3. Bottling Day (Oh Yeah!)…
    1. Get two buckets of water (I use a Home Depot Homer Bucket and the bottling bucket with the spigot inserted). Fill one with Star San water and one with tap water.
    2. Take all your bottles and run them 1st through the Star-San bucket to sterilize and then through the water bucket to rinse. Leave them on a clean horizontal surface to dry.
    3. Sterilize all your siphoning and bottling equipment. Sterilize bottle caps and bottle capper.
    4. Using a saucepan, heat about 1.5 cups of water and your priming sugar. Stir so that the priming sugar dissolves leaving a clear liquid in the sauce pan.
    5. Sterilize the bottling bucket. Run sterilizer water through the spigot to sterilize the spigot.
    6. Pour the priming sugar water into the bottling bucket. Place the carboy holding the wort at an elevated position. Place the bottling bucket at a lower one.
    7. Siphon the wort into the bottling bucket. You should have approx. 5 gallons of beer in your bottling bucket (fermented wort + priming sugar = beer). You may be a Gal or so short and can make up the difference with tap water or produce less than 2 cases of brewski (Your call, Dude).
    8. Lift the bottling bucket to an elevated position like a stool or a chair. Put a towel on the floor under it. Take each bottle and fill to within about 1 inch of the top.
    9. Insert cap into bottle capper, Carefully cap each bottle.
    10. When all bottles are capped, store in a cool dark place for 2 to 3 weeks so that the priming sugar makes carbonation.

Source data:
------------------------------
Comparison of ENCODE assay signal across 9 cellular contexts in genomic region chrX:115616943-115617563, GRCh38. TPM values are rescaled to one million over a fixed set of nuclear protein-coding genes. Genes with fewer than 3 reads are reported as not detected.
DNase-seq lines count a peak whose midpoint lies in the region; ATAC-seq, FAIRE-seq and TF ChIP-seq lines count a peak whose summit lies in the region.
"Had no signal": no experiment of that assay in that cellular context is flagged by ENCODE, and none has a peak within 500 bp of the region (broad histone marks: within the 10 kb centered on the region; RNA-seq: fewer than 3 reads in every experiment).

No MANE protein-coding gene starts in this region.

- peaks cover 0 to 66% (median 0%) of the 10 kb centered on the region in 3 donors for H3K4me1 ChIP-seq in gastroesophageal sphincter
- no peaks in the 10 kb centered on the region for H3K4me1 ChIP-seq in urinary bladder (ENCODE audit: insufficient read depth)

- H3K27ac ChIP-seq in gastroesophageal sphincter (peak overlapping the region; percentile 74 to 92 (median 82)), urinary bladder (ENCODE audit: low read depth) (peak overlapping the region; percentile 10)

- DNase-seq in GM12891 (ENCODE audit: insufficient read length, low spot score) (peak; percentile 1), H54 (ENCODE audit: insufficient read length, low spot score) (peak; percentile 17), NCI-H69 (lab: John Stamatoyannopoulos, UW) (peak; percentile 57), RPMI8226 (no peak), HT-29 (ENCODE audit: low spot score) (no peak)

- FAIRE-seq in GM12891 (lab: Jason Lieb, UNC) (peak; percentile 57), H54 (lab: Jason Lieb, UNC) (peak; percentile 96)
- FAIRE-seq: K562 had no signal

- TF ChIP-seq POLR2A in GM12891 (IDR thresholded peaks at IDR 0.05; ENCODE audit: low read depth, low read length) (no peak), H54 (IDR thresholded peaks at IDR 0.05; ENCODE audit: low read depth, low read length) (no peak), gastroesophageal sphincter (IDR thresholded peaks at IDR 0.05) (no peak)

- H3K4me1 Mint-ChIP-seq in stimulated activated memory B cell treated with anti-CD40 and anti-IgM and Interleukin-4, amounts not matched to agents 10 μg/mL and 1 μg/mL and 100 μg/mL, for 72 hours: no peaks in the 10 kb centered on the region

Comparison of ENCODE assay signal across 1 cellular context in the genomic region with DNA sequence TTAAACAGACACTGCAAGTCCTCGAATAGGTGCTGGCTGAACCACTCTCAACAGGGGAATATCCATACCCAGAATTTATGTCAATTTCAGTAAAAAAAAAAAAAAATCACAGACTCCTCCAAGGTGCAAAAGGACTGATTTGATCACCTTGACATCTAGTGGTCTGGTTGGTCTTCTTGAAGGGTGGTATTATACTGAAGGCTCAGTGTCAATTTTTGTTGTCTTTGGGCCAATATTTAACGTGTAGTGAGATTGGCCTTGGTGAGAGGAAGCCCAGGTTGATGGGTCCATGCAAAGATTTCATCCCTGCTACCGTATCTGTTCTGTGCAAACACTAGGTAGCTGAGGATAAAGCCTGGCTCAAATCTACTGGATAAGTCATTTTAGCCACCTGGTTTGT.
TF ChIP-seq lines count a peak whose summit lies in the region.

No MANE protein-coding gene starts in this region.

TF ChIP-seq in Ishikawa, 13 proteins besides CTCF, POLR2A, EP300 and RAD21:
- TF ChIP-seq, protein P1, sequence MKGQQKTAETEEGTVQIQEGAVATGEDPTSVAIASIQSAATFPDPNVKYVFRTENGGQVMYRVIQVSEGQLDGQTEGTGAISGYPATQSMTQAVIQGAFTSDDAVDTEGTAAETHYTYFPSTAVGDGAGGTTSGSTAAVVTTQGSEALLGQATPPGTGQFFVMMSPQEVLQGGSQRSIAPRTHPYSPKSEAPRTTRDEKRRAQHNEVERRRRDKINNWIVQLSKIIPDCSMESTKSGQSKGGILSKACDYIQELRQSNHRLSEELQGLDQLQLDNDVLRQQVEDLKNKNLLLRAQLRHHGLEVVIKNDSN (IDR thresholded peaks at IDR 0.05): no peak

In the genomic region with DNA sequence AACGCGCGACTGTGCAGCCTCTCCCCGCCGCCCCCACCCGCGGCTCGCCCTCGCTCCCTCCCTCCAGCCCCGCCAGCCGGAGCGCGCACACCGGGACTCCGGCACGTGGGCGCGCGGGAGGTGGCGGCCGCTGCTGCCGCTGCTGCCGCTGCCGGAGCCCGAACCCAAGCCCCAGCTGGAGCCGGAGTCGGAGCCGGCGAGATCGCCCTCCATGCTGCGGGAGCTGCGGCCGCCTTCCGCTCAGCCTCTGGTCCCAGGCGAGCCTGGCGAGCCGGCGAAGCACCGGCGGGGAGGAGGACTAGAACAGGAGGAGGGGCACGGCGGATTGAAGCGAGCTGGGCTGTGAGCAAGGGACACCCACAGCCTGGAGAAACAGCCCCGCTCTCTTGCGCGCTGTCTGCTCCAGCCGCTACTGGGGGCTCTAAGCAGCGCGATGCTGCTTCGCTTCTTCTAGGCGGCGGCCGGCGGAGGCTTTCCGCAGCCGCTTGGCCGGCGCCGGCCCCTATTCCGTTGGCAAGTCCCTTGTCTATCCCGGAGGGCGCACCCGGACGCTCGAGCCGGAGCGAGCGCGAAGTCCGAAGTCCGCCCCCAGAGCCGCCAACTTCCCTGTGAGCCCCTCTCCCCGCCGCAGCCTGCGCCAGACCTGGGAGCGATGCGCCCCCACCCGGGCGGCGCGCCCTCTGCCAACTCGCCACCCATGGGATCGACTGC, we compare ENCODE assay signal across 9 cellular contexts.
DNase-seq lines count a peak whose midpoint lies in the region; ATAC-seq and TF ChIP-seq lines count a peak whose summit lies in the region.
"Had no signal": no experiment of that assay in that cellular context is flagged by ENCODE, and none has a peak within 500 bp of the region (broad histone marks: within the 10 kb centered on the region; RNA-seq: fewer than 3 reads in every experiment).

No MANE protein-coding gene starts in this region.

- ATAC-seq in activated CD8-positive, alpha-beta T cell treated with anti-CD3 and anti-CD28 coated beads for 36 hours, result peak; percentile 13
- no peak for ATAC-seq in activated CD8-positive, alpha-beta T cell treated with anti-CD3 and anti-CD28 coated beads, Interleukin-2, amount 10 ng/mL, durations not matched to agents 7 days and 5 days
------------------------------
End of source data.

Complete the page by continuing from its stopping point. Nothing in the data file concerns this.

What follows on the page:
11. refrigerate 12 -24 hours and then congratulations! You may now enjoy the awesome.

Like many things post-modernity, homebrewing your own beer requires that you get out of the “shopper’s mentality.” This will take work, but it is enjoyable work, and so you need to stop thinking in terms of literal time and income. You must instead think of a product, and put yourself into the mentality that having power over the end result and enjoying a skill will create more than a beer, but a tradition in which you are bonded to your world and distanced from the crazy neurosis of almost all people around you, especially in cities.

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9 thoughts on “Homebrewing FAQ”

  1. “refrigerate 12 -24 hours and then congratulations! You may now enjoy the awesome.”

    fuck off, reddit

  2. Ludvig B.B (vOddy) says:

    I’ve been considering getting in to cider and soda brewing.

    1. JPW says:

      Cider is interesting idea. I’ve been chopping up fresh fruit in my last view brew as a way to boost the Alcohol Content a couple percent. I tried it at first for flavor but noticed the enhancing effect. Yeast likes adding fruit sugars to a balanced diet…

  3. A Shitty End... says:

    Only the freshest jenkem, straight from the source.

    1. Rainer Weikusat says:

      Brewing is a traditional (dating back to really early times) way of turning possibly contaminated water into something which is safe to drink and which can be stored. That’s possibly a bit incomprehensible to people who think ‘clean drinking water’ grows on its own in pipes which just exist and who can’t imagine drinking anything which contains alcohol except with the intent to get blind drunk as quickly as possible (who thus usually prefer taste-free industrially produced alcohol – sold as Wodka – mixed with fruit juice).

  4. Anthony says:

    Kind of tough to do beer brewing in my apartment, but I’ve been thinking of brewing up some kvass. That’s pretty easy to make, and I’ve been curious what it tastes like.

    1. JPW says:

      Do you have a closet that isn’t full or a parking garage on the premises? Either of those places work to let the wort ferment.

  5. GGALLIN1776 says:

    I’ve been tempted lately to start making wine again, being in a apartment is the only issue. The press tends to create swarms of fruit flies.

    Only other slighttt problem would be finding grapes that haven’t been soaking up fucking toxic waste. All the local places that had good grapes years ago are filled with trash now or the plants have been destroyed.

    1. JPW says:

      A porch with a railing is a good ladder to grow grapes.